After the dawn of agriculture, most ordinary people’s lives didn’t change much for millennia. Even as late as 1750, they worked with their hands on farms or in small villages, vulnerable to nature, with no electricity or running water. Suddenly by 1900, they had telephones, movies, trains, canned food, and headache pills! The environment became decidedly man-made and tailored to human desires. The Industrial Revolution is a broad term for these changes that took place late in the 2nd millennium.
18th century Great Britain was the birthplace of industry, and the British Isle remained the only industrialized region for decades. The definitive industrial breakthrough was the steam engine. James Watt and other engineers designed the first engines suitable for heavy use. Burning coal powered the steam engines for factories, trains, steamboats, and pumps. Eventually, British “state secrets” of industrial engineering got out to those nations eager and able to achieve the same kind of economic growth. Factories appeared in Germany, Belgium, France, and the United States after 1800.
Industry quickly became self-aggrandizing. Trains needed tracks, which needed steel. Steel refineries required coal, which had to be shipped in trains and steamboats. Factories brought workers to the cities. The laborers required a large supply of housing, food, and clothing, which stimulated more industry. This cycle of needs and industrial solutions kickstarted economies into high gear. In terms of health, wealth, and freedom, the two centuries since the Industrial Revolution have been the most transformative time since agriculture itself 3 – literally the greatest thing since sliced bread.
With growth came growing pains. Industrialization was a very difficult transition for large segments of society. Many craft workers were displaced by factories. Wages were low and hours were long. Factories were dangerous and unhealthy. Children, who had always been part of the work force at home, were easily exploited. Governments gradually stepped in to regulate the workplace. Children were increasingly taken out of farms and factories into schools, which revamped the curriculum to prepare kids for their industrial future.
The influx of workers to the cities was one of the most profound social changes of the times. Families down on their luck on the farm were drawn to factory jobs. They migrated to the cities at such a high rate that England was half urban by 1850. The rest of the world has followed a similar pattern since then. The city and countryside are more different than ever before, but also more equal in size and more inescapably integrated in national politics. Many developed nations are now struggling greatly with a rural / urban cultural divide. 4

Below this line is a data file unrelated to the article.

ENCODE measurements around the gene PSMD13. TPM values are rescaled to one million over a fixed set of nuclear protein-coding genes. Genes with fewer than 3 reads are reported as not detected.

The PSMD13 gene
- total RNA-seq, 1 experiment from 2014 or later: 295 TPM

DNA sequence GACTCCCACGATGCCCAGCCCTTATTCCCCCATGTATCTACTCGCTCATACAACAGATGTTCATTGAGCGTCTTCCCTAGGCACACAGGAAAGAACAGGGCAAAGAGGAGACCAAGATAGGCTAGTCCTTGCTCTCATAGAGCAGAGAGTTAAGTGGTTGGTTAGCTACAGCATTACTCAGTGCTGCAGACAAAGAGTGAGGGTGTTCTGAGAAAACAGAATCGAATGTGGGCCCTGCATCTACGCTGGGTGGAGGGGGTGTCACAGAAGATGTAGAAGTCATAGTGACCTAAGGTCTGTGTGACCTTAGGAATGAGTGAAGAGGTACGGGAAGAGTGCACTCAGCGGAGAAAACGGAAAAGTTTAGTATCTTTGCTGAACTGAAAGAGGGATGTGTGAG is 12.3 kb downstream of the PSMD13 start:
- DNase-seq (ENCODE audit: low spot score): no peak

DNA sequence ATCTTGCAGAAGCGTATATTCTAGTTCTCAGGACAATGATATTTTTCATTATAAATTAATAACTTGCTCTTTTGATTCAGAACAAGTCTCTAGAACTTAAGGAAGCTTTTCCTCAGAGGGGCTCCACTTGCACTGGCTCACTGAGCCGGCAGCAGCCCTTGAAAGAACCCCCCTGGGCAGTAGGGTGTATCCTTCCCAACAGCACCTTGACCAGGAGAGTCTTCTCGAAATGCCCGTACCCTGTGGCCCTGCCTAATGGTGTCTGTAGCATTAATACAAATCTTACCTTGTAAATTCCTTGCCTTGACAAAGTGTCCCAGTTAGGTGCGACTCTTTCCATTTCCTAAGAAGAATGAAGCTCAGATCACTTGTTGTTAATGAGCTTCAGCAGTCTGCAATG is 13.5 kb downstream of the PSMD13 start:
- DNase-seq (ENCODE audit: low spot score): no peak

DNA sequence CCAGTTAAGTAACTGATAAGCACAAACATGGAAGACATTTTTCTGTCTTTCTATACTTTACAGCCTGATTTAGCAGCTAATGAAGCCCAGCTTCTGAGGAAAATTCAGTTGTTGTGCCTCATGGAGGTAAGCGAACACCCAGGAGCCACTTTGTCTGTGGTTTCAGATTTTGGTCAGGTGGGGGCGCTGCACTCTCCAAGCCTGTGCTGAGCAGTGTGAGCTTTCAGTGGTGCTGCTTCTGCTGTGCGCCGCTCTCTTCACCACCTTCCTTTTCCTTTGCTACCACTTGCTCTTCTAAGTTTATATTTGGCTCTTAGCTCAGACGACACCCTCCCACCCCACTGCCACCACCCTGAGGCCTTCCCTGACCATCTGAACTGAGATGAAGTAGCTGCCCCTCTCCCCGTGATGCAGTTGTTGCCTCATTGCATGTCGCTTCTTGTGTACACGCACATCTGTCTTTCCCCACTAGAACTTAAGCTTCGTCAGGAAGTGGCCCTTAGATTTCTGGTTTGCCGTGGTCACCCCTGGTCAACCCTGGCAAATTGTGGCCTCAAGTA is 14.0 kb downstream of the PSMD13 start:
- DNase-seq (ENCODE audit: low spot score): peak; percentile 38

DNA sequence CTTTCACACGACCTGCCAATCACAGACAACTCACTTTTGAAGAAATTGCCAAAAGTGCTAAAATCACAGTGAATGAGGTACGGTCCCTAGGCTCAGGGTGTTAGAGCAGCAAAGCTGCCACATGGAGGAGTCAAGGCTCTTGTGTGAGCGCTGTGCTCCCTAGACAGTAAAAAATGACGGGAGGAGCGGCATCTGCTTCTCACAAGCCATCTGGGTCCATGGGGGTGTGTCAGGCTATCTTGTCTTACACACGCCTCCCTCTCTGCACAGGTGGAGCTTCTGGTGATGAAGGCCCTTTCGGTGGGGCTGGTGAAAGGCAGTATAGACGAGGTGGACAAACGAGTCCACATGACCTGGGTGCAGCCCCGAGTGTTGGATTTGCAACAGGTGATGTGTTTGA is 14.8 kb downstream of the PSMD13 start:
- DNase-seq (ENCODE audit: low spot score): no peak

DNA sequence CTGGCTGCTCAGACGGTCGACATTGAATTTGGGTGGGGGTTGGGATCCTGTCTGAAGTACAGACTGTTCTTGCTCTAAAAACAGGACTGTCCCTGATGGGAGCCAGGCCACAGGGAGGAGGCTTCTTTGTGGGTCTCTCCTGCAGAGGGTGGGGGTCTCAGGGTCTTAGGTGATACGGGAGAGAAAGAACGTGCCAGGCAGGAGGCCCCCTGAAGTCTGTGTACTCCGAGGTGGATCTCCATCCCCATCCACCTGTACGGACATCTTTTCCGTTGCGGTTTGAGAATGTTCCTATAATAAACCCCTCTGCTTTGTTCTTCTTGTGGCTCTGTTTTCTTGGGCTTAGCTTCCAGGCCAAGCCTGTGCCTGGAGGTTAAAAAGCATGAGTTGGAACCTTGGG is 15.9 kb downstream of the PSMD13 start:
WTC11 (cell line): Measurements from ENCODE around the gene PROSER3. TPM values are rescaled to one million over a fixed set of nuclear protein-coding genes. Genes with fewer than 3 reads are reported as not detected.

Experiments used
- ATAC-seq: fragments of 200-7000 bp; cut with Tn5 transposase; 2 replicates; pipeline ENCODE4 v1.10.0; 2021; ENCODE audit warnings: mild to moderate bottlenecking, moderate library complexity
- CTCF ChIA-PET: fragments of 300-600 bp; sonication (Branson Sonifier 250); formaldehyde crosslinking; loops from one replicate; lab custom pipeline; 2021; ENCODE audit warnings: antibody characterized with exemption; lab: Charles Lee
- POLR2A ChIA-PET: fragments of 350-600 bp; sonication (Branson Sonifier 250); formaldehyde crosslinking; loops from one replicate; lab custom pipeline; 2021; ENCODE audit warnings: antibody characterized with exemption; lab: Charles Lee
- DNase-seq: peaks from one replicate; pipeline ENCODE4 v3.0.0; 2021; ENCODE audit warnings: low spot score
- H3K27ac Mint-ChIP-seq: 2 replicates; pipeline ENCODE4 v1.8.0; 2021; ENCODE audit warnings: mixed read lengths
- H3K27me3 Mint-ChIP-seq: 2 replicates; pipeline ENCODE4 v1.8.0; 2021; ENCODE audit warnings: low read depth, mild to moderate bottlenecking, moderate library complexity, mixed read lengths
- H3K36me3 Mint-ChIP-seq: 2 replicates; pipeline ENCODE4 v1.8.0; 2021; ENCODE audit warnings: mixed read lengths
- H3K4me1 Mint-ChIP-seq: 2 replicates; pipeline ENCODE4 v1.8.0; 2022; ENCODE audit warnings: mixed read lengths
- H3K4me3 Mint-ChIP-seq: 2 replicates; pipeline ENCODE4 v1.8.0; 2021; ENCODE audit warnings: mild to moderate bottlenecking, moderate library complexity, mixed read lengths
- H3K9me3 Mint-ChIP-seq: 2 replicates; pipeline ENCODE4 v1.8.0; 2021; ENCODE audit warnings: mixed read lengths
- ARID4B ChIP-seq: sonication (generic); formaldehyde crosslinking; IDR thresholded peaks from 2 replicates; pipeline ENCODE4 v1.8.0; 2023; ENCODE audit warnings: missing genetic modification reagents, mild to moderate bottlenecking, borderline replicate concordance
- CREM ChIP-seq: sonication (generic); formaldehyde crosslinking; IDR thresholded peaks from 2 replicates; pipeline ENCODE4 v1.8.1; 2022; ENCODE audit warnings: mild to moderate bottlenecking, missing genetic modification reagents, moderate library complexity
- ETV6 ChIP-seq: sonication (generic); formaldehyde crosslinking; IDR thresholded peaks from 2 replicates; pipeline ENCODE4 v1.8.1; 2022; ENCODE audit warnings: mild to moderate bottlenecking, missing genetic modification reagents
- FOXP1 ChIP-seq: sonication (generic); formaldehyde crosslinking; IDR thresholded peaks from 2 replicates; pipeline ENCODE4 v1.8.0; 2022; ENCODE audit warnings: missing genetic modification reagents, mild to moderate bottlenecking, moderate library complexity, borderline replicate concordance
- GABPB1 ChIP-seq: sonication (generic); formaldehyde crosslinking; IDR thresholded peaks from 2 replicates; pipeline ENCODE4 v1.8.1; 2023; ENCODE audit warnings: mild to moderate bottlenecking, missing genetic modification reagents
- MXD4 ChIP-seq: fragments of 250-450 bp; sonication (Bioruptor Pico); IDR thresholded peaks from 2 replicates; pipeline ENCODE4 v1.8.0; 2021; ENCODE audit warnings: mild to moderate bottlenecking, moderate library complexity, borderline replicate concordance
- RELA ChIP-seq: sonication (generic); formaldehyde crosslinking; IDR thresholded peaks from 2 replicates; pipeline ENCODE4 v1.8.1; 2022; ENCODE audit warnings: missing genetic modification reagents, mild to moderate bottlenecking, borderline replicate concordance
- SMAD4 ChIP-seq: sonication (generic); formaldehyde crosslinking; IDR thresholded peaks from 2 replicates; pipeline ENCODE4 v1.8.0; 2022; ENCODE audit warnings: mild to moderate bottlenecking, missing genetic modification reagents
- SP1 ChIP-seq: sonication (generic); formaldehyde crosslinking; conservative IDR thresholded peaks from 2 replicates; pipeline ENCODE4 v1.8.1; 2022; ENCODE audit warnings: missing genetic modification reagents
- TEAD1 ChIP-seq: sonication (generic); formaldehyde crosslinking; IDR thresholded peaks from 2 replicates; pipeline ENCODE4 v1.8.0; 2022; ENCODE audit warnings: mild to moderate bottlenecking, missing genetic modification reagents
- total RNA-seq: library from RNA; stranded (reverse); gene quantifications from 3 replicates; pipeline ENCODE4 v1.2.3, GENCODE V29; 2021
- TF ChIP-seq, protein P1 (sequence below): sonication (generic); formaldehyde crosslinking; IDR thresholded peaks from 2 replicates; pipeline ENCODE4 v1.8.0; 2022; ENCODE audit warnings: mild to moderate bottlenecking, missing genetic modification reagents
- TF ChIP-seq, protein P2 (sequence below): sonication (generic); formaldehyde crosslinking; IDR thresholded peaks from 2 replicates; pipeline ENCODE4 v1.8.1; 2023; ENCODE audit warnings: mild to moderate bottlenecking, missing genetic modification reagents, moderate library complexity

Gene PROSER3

A second wave of innovations swept the world in the late 19th century. Oil became a major new source of energy, and lines carried electricity from power plants. Gas-burning engines liberated machinery from factories. In this period, the United States became the largest national economy, 5 while Russia and Japan joined the industrial ranks. 6
As the “northern” industrial nations needed natural resources beyond their borders, they turned to the regions of the non-industrial “south”. European countries imported heavily from Africa, the US from Latin America, and Japan from Southeast Asia. Trade was asymmetric; most profits flowed to the northern manufacturers.
Since the world wars, a wave of newly industrialized countries has joined the roster. Meanwhile, the older industrial economies experienced great growth in the service sector, driven by the increase of discretionary income. By the mid-20th century, a majority of the American economy was devoted to services 7 such as transportation, trade, health, education, and law. Another 20th century trend was industrial environmentalism. Governments became increasingly active in regulating corporations for the sake of public health and safety. 8
The industrialization of the world has still not reached equilibrium. Each decade, a few new undeveloped nations become more industrial, the most developed countries become more service oriented, and the least developed get left further behind. It will never be possible or necessary for every nation to be a manufacturing powerhouse. Instead, modern economists recognize the value of specialization and trade. A region that is particularly good at growing crops or producing oil should specialize in exporting those commodities. Unfortunately, such extraction economies are easily exploited by corrupt local governments. 9
As revolutionary fervor continued to sweep Europe in the 19th century, it bore one significant difference to the earlier American model: the industrial environment. The working class grew significantly with new jobs in factories, mines, shipyards, and more. The industrialized revolutionary spirit inspired socialism, an alternative vision of democracy 10 that would serve the needs of wage laborers. The most influential socialist was Karl Marx, a philosopher, labor leader, and author of The Communist Manifesto and Capital. 1 At the most practical level, Marx questioned the fairness of a system that entitled laborers to so little reward for their hard work. His complete theory was much more convoluted than that (reading like a cross between biblical prophecy and science fiction) and his legacy has been immensely complicated.